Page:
Today - December 1 - marks the start of a new era in European chemical manufacture. From now any companies which have failed to register substances bought or imported over 1,000 tonnes/year with the European Chemicals Agency will be operating illegally in the European Union.
In the build-up to this deadline there had been many, many predictions of failure by those seeking to comply: many were worried about the operation Substance Information Exchange Forums - the groups set up by manufacturers of the same chemical. Others feared a repeat of ECHA's IT meltdown which plagued the pre-registration period.
But interviews I conducted last week with Europe's trade group Cefic and ECHA painted a different picture of a relatively smooth lead-up to the deadline. And statements put out today by the UK's ReachReady, Cefic, and ECHA reinforce this mood. French Rhodia, BASF and even Russia's Lukoil have all said how smoothly it has gone in recent days.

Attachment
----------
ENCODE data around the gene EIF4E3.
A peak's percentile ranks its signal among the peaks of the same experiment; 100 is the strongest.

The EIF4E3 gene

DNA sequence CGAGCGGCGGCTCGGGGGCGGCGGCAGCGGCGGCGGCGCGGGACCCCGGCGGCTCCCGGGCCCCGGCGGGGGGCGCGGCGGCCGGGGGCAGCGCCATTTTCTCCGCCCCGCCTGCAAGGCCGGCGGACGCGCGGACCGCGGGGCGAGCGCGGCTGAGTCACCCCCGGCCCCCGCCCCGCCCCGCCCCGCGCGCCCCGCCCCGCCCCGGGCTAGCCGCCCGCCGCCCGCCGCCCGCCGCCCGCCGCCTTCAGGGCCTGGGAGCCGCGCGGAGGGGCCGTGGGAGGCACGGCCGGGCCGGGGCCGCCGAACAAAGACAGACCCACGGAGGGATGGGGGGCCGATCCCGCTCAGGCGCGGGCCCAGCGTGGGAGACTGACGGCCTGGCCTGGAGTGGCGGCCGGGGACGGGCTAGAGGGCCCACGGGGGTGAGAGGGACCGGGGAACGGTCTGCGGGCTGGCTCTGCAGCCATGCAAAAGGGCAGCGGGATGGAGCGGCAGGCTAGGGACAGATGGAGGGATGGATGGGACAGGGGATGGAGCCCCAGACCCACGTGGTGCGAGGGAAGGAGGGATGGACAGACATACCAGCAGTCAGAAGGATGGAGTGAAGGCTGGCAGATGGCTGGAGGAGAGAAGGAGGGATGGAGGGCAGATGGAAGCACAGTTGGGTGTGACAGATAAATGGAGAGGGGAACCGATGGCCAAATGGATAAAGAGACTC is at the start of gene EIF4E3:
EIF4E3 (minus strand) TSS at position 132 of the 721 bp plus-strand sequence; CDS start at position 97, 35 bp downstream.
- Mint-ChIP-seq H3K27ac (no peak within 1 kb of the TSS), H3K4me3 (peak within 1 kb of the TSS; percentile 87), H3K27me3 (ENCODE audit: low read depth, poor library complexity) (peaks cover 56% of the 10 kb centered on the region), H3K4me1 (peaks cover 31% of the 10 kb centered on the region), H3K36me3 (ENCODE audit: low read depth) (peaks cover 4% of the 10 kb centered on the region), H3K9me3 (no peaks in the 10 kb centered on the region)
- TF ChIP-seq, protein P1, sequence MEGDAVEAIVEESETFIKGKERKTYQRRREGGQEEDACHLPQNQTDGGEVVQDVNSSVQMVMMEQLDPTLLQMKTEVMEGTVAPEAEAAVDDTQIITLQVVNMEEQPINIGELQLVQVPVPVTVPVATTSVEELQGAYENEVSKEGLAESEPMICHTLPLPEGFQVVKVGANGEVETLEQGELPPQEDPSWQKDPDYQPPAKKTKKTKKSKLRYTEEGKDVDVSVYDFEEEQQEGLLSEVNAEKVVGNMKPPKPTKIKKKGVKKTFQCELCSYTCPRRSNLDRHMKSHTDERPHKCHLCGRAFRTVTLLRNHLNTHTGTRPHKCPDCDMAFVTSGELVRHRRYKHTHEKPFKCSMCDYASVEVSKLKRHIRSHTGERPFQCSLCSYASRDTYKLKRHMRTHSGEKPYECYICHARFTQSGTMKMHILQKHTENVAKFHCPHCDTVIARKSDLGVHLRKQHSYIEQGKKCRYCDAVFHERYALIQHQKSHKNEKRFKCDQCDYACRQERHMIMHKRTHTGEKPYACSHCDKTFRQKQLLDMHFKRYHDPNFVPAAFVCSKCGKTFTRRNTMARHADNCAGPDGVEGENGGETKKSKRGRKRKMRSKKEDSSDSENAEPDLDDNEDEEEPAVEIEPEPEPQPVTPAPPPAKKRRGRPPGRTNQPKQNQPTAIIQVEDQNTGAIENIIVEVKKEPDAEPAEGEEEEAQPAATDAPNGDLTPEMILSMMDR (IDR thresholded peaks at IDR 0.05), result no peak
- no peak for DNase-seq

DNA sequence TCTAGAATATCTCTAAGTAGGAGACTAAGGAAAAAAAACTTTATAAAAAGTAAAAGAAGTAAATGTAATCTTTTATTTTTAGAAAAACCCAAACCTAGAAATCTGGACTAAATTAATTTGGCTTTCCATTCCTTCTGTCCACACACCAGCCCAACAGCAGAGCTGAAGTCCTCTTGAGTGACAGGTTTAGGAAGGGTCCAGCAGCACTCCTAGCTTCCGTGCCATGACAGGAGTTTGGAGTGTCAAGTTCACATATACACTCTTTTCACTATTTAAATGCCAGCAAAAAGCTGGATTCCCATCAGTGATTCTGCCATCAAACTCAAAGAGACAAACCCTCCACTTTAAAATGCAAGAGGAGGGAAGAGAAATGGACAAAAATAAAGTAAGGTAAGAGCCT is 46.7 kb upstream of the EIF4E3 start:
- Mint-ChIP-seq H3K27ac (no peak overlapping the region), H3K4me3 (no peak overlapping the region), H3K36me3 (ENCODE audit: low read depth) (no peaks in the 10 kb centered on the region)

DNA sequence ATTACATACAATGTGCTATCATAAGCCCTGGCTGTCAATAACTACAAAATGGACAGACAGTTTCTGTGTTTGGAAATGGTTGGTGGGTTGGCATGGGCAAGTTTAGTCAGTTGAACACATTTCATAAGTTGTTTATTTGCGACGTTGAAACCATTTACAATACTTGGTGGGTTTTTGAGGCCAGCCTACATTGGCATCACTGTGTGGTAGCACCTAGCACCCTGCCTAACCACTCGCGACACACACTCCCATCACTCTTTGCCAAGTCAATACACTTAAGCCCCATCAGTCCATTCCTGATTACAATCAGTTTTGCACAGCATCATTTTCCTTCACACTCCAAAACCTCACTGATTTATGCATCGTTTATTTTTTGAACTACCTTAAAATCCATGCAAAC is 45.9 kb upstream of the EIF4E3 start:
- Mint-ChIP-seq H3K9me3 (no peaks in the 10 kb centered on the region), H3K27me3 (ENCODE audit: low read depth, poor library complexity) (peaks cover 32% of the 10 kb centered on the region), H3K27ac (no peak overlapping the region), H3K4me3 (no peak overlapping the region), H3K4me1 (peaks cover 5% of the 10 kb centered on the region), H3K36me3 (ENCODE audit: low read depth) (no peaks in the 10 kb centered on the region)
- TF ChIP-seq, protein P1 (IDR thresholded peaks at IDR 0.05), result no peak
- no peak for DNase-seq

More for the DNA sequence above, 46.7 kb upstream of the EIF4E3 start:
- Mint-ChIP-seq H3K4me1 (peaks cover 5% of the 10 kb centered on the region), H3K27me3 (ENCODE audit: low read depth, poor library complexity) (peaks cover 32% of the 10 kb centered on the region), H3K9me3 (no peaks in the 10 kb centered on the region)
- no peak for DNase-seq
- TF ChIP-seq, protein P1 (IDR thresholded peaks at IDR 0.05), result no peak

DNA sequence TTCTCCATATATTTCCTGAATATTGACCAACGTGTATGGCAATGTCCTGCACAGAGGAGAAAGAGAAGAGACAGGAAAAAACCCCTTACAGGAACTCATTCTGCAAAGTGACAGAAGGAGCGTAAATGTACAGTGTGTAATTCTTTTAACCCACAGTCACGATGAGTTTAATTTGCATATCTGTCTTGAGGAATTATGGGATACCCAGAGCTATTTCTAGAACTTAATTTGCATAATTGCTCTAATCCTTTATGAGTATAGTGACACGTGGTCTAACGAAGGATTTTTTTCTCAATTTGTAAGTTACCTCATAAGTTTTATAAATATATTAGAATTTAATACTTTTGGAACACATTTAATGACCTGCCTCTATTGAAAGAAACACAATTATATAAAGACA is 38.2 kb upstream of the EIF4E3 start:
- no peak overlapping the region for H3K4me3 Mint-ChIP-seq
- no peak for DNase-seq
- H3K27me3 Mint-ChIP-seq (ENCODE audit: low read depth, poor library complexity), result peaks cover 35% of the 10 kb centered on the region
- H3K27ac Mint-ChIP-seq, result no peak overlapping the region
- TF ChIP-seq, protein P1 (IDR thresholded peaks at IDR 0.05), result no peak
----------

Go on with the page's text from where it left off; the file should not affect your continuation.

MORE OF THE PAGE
Could all the fuss have been just a worried industry whipped up into a frenzy by the media? This has echoes of the Millennium bug which turned out to be something of a non-event. We will have to wait now to see if there is any fallout over the next few weeks.
The main concerns which remain at present are about the impact on downstream users who may experience an interruption to supplies of key raw materials. ECHA is seeking solutions and started by recommending the stockpiling of chemicals. It has also has asked them to register these supplies themselves if they are imported.
The next deadline of 2013 for 100 tonnes/year or less may prove more problematical. This will bring a huge number of small-to-medium sized enterprises into the sights of Reach. These companies lack the financial resources and skilled manpower of the BASFs of this world and may struggle with compliance.